We have read too much lip service in DMO strategies. Sometimes, they say all the right things but do (almost) nothing. What we need is real action. Otherwise, one day, your lily pond will be full, and you’ll be left wondering what happened, both as a tourism professional and as a resident of the place you represent. This isn’t a burden, it’s an opportunity. Think about the positive impact you can have on your community as an organization and as an individual who cares deeply about the people and the ecosystem around you.
Indeed, one should not focus only on economic goals. A much better effect will appear if you set complex goals including social and environmental issues.
Frightening and perceptive insight, William, and one that many of us have been struggling with for some time. We all know DMOs that are trying to win support with ‘value of tourism’ campaigns; and some of us worry the DMOs are failing to see this as the warning sign you note.
Tourism’s Big Question for this century (once we get past that pesky travel-carbon-cost matter): How do we change from a growth-based economic model to one which is sustainable? Love to hear your thoughts on how we pull this one out of the hat!
Sorry for the late reply Bruce. You’re right, the carbon challenge will hit us sooner rather than later. Got some thoughts about that well.
As far as changing from a growth based model. I think the principle question is “what kind of place do we want to live, how can tourism contribute to achieving this, and how we manage it in way that doesn’t sell quality of live”. Bigger isn’t always better. More to come on this 😉
Thanks for the Insight, William. Unfortunately, many DMO managers think that the lilly pad story is just a fairy tale, instead of a real, risky social and economical threat. we have a hard task to open their ears and eyes, isn’t it?. Regards from a former F1 destination ;).
Thanks Jaume. I miss Valencia, and the Valencia Grand Pix.
I think eyes and ears are opened in many places. But as DMOs realize they need to shift to destination managers it becomes clear that the way they are setup constraints their abilities. Because the “destination” they try to manage also happens to be a place where people live. And there are plenty of people working on placemaking already. New partnerships, relationships, capabilities and focus is needed to develop places that work for everyone.
Thanks for the link to the documentary and the mention William! Apologies for the delay in commenting. Since then I’ve been pulling together some thoughts on the emerging thinking re “Regenerative” development. I fear it will become another trendy buzzword. It has a lot more depth, potency and potential than “sustainability” as a concept but will require and justify more serious study. I introduced some preliminary observations here: “Regenerative Tourism the Natural Maturation of Sustainability”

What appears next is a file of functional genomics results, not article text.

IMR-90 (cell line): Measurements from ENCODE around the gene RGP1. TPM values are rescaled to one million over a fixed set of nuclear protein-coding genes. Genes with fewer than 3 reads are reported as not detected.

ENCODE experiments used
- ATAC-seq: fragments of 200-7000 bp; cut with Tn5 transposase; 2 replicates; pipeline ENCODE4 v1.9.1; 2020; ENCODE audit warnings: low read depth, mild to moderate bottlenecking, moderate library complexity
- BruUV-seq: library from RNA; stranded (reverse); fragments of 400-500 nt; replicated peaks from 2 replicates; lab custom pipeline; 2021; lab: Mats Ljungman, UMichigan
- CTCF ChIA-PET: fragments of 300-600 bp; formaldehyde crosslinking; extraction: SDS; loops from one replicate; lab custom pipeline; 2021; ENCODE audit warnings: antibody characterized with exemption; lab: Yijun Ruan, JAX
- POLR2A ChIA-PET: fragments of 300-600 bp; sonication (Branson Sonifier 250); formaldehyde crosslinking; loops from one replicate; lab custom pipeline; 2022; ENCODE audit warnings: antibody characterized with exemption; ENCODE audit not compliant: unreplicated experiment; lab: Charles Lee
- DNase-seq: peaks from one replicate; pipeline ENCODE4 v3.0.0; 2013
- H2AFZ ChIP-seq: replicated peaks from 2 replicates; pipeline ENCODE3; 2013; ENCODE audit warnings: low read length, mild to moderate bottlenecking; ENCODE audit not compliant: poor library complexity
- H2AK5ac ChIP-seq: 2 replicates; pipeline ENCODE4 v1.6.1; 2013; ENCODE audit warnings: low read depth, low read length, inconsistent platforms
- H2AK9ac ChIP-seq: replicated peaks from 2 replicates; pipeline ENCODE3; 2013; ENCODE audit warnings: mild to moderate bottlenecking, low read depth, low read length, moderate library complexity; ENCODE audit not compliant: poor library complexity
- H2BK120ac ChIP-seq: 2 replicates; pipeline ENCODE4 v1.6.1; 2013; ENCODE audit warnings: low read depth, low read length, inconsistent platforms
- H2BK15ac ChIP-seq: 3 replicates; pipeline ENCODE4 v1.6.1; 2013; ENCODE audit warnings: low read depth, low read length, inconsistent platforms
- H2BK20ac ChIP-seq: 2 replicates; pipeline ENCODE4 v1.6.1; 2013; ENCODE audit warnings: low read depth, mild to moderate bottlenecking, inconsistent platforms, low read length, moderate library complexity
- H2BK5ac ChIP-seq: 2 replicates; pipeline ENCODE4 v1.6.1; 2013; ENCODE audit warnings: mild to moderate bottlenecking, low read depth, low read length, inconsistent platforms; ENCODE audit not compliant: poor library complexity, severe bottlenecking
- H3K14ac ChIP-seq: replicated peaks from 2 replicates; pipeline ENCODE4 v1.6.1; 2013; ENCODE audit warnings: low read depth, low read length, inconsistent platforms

Of course I’ve read it. I always look forward to what comes next from you Anna.
I agree that words without action are meaningless. How many climate emergencies have been declared? How many times do I read “Tourism serves to improve the local quality of life”. Without any meaningful actions or follow-ups.
But change starts with intent I suppose. I don’t talk a lot of people anywhere in the world that doesn’t acknowledge that this needs to happen. But how? How do you action it? How do you scale? How do you navigate the risks and the politics? How do you make sure the retracting tsunami doesn’t cause more damage than the invading one.
That’s where I see the gap. People don’t know how. People don’t know where to start. Leaders don’t know how to how to manage the perceived short-term risks. That’s where we are spending our time on. Bringing this down to a place where we can make the change in a way that’s win-win-win. Something that’s exciting, not frightening. Something that’s achievable. Something that’s meaningful. A transition where places are better for it. A transition where travellers are better for it. A transition where the local (and global) environment is better for it.
In my opinion we need a set of principles. One example. What kind of travel do we find acceptable and where? We have worked with the concept of “the right visitor”. A visitor that brings the right value, be it economic, social, environmental or a combination. It’s up to the citizens to decide what tourism should contribute. But that still doesn’t address a broader impact on the globe (CO2 for example). We’re talking about taking it one step further. For example, do we really need to attract people who fly halfway around the world for a three-day shopping trip to a place with a strong economy? And if we currently depend on it, how do we transition? It’s one aspect and one place where we can make massive change through strategy.
If there’s anything we can contribute to your efforts, don’t hesitate. I would love to help out.
I completely agree about the Kate Raworth principles (Doughnut Economics). I think that is the way to change tourism economies and tourism policies, combining destination and wellbeing for citizens and preserving the ecosystem, also adding limits and responsible behaviour.
For me traveling is not anymore an open minding if tourism is not aligned with responsibility in a big sense (stakeholders, consumers or tourists, politicians, public authorities, citizens…) It is not any more an easy business, it is a really complicated but beautiful matter